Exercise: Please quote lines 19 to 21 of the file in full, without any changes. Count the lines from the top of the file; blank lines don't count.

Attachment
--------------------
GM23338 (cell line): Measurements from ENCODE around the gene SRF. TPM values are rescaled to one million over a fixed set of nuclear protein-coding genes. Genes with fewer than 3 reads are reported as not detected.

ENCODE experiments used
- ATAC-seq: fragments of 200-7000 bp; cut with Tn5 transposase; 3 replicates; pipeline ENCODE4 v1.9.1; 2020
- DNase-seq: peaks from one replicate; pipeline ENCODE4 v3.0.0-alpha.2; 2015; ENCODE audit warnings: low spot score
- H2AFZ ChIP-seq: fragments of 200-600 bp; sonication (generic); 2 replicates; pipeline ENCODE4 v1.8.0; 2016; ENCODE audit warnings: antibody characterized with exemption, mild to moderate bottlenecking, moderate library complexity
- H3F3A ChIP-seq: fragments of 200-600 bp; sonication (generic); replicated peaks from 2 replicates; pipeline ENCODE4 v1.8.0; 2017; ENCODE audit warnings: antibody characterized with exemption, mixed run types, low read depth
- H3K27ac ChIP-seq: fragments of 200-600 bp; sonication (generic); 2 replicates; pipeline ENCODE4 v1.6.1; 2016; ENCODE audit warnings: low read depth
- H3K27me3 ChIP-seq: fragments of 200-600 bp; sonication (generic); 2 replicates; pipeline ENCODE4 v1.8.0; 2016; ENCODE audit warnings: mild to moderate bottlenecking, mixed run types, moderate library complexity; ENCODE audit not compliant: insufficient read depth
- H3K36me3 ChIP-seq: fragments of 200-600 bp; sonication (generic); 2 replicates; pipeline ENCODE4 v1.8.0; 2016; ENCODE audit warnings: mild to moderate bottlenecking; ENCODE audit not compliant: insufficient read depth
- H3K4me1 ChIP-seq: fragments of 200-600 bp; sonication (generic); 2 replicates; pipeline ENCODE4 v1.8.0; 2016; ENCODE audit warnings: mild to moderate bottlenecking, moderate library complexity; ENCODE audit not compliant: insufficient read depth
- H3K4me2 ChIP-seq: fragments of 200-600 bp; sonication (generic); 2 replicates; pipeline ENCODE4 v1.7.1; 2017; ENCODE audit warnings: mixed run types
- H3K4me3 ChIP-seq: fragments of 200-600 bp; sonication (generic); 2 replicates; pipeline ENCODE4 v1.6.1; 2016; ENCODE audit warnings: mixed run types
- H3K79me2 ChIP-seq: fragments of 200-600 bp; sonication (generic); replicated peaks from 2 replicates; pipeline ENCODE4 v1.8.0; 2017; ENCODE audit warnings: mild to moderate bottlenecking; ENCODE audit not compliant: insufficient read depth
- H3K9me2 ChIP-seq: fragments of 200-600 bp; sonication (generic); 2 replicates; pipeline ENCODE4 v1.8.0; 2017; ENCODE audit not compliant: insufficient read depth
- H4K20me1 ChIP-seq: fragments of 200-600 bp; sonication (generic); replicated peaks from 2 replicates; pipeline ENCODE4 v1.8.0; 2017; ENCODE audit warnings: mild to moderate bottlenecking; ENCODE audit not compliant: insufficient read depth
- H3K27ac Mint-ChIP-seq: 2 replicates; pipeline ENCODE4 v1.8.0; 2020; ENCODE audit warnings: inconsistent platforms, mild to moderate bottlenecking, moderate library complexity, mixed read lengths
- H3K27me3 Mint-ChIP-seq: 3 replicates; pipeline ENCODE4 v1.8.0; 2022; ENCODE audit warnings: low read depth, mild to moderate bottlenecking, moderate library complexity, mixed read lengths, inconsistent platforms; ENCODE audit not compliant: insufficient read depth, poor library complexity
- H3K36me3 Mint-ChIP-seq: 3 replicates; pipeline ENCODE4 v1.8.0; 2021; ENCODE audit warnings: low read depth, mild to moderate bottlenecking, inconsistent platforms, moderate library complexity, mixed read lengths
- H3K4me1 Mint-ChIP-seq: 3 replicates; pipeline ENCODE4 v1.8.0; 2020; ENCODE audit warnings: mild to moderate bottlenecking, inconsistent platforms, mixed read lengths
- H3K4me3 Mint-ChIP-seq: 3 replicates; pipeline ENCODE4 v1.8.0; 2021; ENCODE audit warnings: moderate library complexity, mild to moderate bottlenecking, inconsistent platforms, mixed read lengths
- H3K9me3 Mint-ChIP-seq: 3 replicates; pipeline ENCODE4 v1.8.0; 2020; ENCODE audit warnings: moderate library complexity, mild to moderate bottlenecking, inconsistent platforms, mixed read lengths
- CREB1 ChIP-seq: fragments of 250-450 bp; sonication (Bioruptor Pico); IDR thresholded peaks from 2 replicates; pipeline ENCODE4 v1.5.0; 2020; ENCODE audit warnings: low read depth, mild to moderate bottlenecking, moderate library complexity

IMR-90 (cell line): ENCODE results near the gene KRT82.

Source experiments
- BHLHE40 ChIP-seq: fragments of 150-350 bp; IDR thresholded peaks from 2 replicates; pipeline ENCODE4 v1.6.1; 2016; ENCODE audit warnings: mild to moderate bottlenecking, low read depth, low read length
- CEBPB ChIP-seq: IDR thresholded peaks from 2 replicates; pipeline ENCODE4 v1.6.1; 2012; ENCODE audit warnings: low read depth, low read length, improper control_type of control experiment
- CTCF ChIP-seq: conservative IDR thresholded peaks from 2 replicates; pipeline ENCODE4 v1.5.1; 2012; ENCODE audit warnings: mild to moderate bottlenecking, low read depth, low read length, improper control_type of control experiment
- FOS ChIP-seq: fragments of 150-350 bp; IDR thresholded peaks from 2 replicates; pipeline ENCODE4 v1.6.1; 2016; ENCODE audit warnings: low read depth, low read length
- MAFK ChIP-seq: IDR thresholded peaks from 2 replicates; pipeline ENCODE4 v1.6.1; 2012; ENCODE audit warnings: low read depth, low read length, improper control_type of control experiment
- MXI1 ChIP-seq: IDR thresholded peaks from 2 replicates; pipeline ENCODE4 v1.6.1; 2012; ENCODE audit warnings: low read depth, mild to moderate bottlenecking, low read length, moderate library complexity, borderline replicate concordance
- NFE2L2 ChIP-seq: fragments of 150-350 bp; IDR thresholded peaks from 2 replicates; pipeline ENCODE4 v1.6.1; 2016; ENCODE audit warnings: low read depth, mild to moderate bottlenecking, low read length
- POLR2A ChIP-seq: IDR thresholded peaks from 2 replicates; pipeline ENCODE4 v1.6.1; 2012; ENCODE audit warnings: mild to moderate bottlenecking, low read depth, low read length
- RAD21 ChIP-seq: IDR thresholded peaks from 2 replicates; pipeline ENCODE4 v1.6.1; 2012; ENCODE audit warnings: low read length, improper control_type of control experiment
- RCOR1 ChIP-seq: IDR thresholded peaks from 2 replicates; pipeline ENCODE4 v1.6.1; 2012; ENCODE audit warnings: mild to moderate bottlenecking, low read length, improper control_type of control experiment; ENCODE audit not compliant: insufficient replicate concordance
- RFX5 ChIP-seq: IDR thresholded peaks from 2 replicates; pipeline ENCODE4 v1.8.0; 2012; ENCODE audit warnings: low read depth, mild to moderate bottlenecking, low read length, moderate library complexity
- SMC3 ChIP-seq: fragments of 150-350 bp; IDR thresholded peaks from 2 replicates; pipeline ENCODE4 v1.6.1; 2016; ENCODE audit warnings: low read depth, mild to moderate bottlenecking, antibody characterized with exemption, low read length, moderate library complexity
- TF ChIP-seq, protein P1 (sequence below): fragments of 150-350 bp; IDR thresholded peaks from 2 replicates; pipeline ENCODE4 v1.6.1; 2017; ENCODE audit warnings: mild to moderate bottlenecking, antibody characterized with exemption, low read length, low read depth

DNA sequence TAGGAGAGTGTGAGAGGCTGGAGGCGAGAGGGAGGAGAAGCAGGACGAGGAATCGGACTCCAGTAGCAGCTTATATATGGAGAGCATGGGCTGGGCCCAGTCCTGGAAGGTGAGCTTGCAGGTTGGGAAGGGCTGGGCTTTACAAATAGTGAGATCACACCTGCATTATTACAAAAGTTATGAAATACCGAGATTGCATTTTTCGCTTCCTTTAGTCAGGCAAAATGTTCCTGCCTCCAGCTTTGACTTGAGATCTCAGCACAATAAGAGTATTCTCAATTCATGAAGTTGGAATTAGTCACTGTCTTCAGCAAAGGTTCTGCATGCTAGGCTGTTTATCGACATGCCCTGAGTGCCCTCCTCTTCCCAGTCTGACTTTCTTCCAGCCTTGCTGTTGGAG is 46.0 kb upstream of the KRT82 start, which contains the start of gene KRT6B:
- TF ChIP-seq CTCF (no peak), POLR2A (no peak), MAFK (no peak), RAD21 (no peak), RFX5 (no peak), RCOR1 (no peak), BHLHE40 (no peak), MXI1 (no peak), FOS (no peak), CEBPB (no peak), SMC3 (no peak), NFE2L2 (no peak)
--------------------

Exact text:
- H3K4me1 Mint-ChIP-seq: 3 replicates; pipeline ENCODE4 v1.8.0; 2020; ENCODE audit warnings: mild to moderate bottlenecking, inconsistent platforms, mixed read lengths
- H3K4me3 Mint-ChIP-seq: 3 replicates; pipeline ENCODE4 v1.8.0; 2021; ENCODE audit warnings: moderate library complexity, mild to moderate bottlenecking, inconsistent platforms, mixed read lengths
- H3K9me3 Mint-ChIP-seq: 3 replicates; pipeline ENCODE4 v1.8.0; 2020; ENCODE audit warnings: moderate library complexity, mild to moderate bottlenecking, inconsistent platforms, mixed read lengths